Exclusive Interviews Only Found Here at MetalCore!
Martha Hughes and I used to trade fanzines back in the day when she did a zine called “Bast”. Well I recently became friends with her on Facebook and I knew an interview was in order and well here it is ha ha:
MC: I see you are still living in CA. Have you lived there all your life? For those who have never been to California, what is it like living out there and what are some places people should visit?
MH: I was born and raised the SF Bay Area. I was born in SF, although I grew up in the suburbs just south of San Francisco. I moved back into SF about 20 years ago. Living here is a dichotomy. The area is beautiful. You have the best of urban life, along with the Pacific Ocean and lots of great open country and nature just minutes away. But, it’s so expensive! Rent is outrageous and it’s really hard to afford the costs of living here. When visiting California, remember, it’s a BIG state. Try not to do too much at one time. Pick a couple places at a time and don’t think you can make a worthwhile visit of the entire state all in one trip. I suggest visiting Northern California in one trip and Southern California in another. And do try to go to the Sierra Nevadas, the mountains are amazing!
MC: So did you come from a big family or a small family? What sort of girl were growing up and what did you want to be when you were growing up?
MH: I had an older sister (who passed away a few years ago) and I have a younger brother. I spent a lot of time alone as a kid. I liked to ride my bike and read and preferred being outside in nature over anything else. I played violin when I was young and pressured by my parents to go further with it, but I really didn’t enjoy. I had no clue what I wanted to do when I was young.
MC: Now were you always into music or did that come at a later time? What were some of the 1st bands that you got into and always heavily into music or did that come later?
MH: I always liked rock music, even when I was little I loved listening to the radio. I liked the Rolling Stones and the Beach Boys when I was really, really young. In high school I started getting into music more seriously. Black Sabbath, David Bowie, Blue Oyster Cult and Lynyrd Skynyrd were some of my favorites.
MC: Now what event or event or people introduced you into the work of heavy metal and underground metal? Where you were living at the time were there any radio stations or stores that stocked metal?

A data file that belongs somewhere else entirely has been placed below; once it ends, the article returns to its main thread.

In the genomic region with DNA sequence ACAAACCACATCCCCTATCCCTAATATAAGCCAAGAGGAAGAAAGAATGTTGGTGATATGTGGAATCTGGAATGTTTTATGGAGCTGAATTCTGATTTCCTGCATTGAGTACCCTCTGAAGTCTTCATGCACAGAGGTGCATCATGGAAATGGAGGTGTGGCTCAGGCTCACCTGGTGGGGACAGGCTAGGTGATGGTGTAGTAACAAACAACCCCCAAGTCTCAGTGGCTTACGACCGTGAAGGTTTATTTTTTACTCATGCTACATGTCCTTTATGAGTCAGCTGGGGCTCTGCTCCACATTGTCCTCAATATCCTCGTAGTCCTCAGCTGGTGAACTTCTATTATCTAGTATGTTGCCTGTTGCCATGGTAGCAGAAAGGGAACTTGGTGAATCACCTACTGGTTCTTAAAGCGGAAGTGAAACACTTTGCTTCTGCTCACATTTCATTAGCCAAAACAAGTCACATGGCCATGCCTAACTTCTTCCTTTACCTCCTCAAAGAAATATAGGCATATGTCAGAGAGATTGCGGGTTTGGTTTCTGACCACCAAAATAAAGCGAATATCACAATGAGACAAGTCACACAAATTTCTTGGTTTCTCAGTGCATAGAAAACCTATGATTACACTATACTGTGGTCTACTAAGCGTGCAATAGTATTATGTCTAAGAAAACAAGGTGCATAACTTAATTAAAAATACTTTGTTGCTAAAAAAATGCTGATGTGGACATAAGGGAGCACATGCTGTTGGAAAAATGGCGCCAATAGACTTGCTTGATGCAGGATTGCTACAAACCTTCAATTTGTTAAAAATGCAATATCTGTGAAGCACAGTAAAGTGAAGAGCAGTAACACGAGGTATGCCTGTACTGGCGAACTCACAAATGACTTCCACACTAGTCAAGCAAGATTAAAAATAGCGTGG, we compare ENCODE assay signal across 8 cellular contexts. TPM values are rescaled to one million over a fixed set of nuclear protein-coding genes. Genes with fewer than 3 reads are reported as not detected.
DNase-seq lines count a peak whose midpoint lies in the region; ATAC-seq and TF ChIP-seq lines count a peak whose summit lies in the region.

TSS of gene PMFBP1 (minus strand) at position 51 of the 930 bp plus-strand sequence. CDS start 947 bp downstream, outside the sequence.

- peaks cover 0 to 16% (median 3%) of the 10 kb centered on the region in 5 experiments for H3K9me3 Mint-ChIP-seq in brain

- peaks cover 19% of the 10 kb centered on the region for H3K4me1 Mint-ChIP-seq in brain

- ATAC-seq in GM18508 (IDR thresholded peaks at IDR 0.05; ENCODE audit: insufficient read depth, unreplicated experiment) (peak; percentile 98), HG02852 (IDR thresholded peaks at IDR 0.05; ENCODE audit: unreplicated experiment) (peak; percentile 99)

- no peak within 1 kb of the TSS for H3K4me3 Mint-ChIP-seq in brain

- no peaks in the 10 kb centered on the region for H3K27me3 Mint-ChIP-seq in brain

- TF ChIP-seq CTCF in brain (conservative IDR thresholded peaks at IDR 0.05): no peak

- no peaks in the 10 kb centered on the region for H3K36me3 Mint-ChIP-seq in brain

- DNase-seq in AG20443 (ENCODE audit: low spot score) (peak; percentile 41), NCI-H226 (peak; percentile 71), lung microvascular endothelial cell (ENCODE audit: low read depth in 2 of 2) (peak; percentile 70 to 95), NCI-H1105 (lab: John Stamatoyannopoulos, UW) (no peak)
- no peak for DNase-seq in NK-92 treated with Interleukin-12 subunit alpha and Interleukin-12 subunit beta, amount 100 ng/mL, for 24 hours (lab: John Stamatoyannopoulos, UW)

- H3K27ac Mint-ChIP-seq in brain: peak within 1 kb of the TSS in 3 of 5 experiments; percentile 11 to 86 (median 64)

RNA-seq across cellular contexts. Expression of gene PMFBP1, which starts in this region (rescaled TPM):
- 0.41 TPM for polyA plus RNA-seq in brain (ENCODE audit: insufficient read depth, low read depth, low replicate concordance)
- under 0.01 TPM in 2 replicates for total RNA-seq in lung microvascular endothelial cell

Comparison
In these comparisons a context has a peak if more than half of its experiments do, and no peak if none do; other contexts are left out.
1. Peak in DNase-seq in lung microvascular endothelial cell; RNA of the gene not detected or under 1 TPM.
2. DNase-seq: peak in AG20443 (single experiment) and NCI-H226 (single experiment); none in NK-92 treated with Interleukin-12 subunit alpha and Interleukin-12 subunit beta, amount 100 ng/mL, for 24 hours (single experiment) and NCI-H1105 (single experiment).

MH: I started listening to metal in the mid, late 80s because my friends were into it. I didn’t go to a whole lot of shows back then; I was in college and flat broke ALL the time! But we listened to music. My friends would tune in Rampage Radio or we’d go to an occasional show at the Stone or Morty’s or someone would make me a tape of some great tunes. I was living in San Bruno and San Mateo then, just south of San Francisco. Then in the early 1990s, I moved back to San Francisco and got more involved in metal. I think my move back to SF was the catalyst to me getting involved in the metal world.
MC: What were some of the 1st bands that you heard and began to like and did you like this style of music the 1st time you heard or did it take a couple spins and then you were hooked like an alcoholic to alcohol?
MH: In the Bay Area it was all about thrash, which I love. It was really easy to find a thrash band playing. Some of my favorites (who still are) of those include: Exodus, Sadus, Autopsy, Death Angel. But, when I started really getting into listening to metal, my tastes expanded out to black and death metal and at that time, my favorites in those were: Morbid Angel, At the Gates, Mayhem, Borknagar, Mithotyn and Enslaved.
MC: So what were some of the early bands that you began a fan of and are you still a fan of any of those bands today?
MH: Sure, most of them I’m still a fan of, except possibly the new Morbid Angel album which sucks more than I could ever write on paper.
MC: What are some early concerts that you saw and what did you think the 1st time you saw a “slam or mosh pit” and did that scare you and did you ever get in the pit at all at a show?
MH: The first time I saw a mosh pit was at a punk rock show in the 1980s and I can’t remember who was playing. I thought it was pretty damn cool. I have joined in a few pits in my time, but not for a few years, it hurts too much now!